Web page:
National Data | February Jobs: Statistical Noise, Better Data, Long-Run American Worker Displacement Continues

Non-farm payrolls rose by 192,000 in February, the fastest pace since May according to the Labor Department. But Wall Street was expecting even more robust growth—and, in fact, got it if you accept the less-widely publicized employment survey.

We refer, of course, to the survey of households rather than businesses. Exactly 250,000 new positions were created last month according to that survey—but in a radical departure from the long-term trend, Hispanic workers lost ground to non-Hispanics:

In February 2011:

  • Total employment: rose 250,000  (+0.2 percent)

  • Hispanic employment: fell 193,000 (-0.9 percent)

  • Non-Hispanic employment: rose 437,000 (+0.4 percent)

Accordingly, VDARE.COM`s American Worker Displacement Index (VDAWDI) fell to 125.6 in February from the record 127.2 reached in January.

Statistical noise? Of course.  Since the official end of the recession in June 2009 non-Hispanics have lost 1.2 million jobs while Hispanics have gained 490,000 positions.

  • For every 1,000 Hispanics employed in June 2009 there were 1,015 employed in February 2011.

  • For every 1,000 non-Hispanics employed in June 2009 there were 997 employed in February 2011

As VDARE.com readers know, our focus on Hispanic job growth is rooted in necessity rather than choice. Our interest is immigration, and Hispanics are disproportionately foreign-born. They are a convenient (if conservative) proxy. Back in 2004, when we unveiled VDAWDI, data on foreign-born workers was only published annually.

Early in 2010, the Federal government mysteriously did begin publishing monthly foreign-born data—but not in a seasonally-adjusted format, making month to month comparisons difficult.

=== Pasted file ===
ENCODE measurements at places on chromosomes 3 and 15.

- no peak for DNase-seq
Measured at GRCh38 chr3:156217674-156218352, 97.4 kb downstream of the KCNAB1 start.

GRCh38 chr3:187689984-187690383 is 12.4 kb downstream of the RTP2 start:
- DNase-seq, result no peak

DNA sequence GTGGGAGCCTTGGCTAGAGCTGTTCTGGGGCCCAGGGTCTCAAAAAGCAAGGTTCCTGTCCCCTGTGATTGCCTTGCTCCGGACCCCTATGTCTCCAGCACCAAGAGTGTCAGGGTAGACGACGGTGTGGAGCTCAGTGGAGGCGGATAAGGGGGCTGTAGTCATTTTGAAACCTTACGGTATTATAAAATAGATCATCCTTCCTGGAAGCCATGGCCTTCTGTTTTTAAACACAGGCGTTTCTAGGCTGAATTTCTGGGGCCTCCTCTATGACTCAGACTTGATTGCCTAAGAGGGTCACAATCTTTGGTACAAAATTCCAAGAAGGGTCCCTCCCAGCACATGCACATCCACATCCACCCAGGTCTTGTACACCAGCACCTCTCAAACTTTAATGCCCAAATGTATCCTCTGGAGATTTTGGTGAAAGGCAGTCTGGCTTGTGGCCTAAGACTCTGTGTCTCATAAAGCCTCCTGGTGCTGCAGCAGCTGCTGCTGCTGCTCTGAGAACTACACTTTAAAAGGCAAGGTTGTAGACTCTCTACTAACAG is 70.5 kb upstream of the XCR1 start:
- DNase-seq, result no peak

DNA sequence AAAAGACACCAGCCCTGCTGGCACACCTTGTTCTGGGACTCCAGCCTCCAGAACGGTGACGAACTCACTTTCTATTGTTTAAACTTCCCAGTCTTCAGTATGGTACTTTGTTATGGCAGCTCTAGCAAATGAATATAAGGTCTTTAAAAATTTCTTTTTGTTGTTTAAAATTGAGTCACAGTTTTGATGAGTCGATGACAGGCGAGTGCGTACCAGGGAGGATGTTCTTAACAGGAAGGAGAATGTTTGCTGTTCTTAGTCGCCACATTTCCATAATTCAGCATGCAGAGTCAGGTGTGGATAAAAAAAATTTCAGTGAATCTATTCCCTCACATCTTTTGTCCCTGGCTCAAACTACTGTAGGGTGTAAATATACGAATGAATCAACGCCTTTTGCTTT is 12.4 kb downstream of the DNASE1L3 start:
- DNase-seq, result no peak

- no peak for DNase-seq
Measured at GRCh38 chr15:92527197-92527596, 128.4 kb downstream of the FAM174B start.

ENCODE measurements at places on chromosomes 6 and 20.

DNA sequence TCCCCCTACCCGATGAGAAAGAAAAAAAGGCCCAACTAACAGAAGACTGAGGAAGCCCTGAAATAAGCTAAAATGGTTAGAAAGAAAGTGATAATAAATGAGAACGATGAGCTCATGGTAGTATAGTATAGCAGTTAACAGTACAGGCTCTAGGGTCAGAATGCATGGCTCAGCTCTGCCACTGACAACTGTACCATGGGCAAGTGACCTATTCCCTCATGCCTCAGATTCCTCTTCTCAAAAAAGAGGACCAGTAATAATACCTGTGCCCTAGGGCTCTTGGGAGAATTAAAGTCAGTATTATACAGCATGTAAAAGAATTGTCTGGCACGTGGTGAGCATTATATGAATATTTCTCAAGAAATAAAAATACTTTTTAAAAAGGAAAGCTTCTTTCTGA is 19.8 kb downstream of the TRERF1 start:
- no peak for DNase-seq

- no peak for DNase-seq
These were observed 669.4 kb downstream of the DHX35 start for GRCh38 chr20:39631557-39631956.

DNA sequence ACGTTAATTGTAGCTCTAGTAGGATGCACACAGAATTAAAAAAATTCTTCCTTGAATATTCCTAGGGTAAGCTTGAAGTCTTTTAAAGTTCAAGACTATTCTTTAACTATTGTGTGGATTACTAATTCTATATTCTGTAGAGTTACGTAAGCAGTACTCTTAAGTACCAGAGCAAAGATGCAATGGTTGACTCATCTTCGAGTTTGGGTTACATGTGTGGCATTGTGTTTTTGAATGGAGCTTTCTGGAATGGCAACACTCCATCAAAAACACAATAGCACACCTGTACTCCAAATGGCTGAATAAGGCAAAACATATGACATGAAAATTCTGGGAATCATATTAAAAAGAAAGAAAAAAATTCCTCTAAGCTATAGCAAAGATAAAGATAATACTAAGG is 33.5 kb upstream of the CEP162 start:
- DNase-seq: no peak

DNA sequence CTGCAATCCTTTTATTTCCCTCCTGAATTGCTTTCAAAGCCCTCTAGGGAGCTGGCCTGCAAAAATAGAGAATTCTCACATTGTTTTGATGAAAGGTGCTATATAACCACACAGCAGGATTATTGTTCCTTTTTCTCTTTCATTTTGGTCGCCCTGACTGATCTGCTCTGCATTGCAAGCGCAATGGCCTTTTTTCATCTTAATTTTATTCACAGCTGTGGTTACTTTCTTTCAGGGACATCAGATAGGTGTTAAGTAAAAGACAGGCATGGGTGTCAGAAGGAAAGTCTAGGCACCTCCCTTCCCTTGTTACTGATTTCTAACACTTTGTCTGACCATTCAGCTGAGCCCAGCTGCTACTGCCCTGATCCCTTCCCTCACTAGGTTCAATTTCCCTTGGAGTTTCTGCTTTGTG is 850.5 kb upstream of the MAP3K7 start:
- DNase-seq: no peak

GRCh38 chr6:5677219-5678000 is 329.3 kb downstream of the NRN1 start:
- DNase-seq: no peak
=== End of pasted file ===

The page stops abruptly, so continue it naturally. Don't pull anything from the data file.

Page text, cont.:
We are thinking about this problem—if you have suggestions, please email me

But we do now have the very telling year-to-year comparisons of foreign- and native-born employment in the monthly Department of Labor report. IT confirms the long-run displacement trend:

Employment Status by Nativity, Feb. 2010-Feb. 2011

(numbers in 1000s; not seasonally adjusted)

 

Feb-10

Feb-11

Change

% Change

 

Foreign born, 16 years and older

Civilian population

35,315

36,026

711

2.0%

Civilian labor force

23,854

23,958

104

0.4%

Employed

21,102

21,614

512

2.4%

    Employment/population ratio

59.8

60.0

0.2

0.3%

Unemployment rate (%)

11.5

9.8

-1.7

-14.8%

Not in labor force

11,461

12,068

607

5.3%

 

Native born, 16 years and older

Civilian population

201,683

202,825

1,142

0.6%

Civilian labor force

129,341

128,676

-665

-0.5%

Employed

116,102

116,478

376

0.3%

    Employment/population ratio

57.6

57.4

-0.2

-0.3%

Unemployment rate (%)

10.2

9.5

-0.7

-6.9%

Not in labor force

72,342

74,148

1,806

2.5%

Source: BLS, “The Employment Situation – February 2011,” March 4, 2011. Table A-7. PDF

Over the past 12 months:  

  • The foreign-born labor force (people working or looking for work) increased by 104,000 or 2.0%; the native-born labor force declined by 665,000 or 0.5%
  • Foreign-born employment rose by 512,000 or 2.4%; native-born employment rose by 376,000 or 0.3%
  • The share of foreign-born holding jobs rose 0.3%; the share of native-born with jobs fell by 0.3%
  • The foreign-born unemployment rate fell 1.7 points; native-born unemployment rate fell  0.7%

And then there is the continued growth in foreign-born working age population (16 years and older.). It rose 2.0% in the twelve months ending February 201—or more than three-times the corresponding rate for native population growth.

Coming at a time when many illegal aliens (and probably legal immigrants) have repatriated themselves to Mexico or wherever, this highlights the economic perversity of our legal immigration policy.

And the need for an immigration moratorium—now!

Edwin S. Rubenstein (email him) is President of ESR Research Economic Consultants in Indianapolis.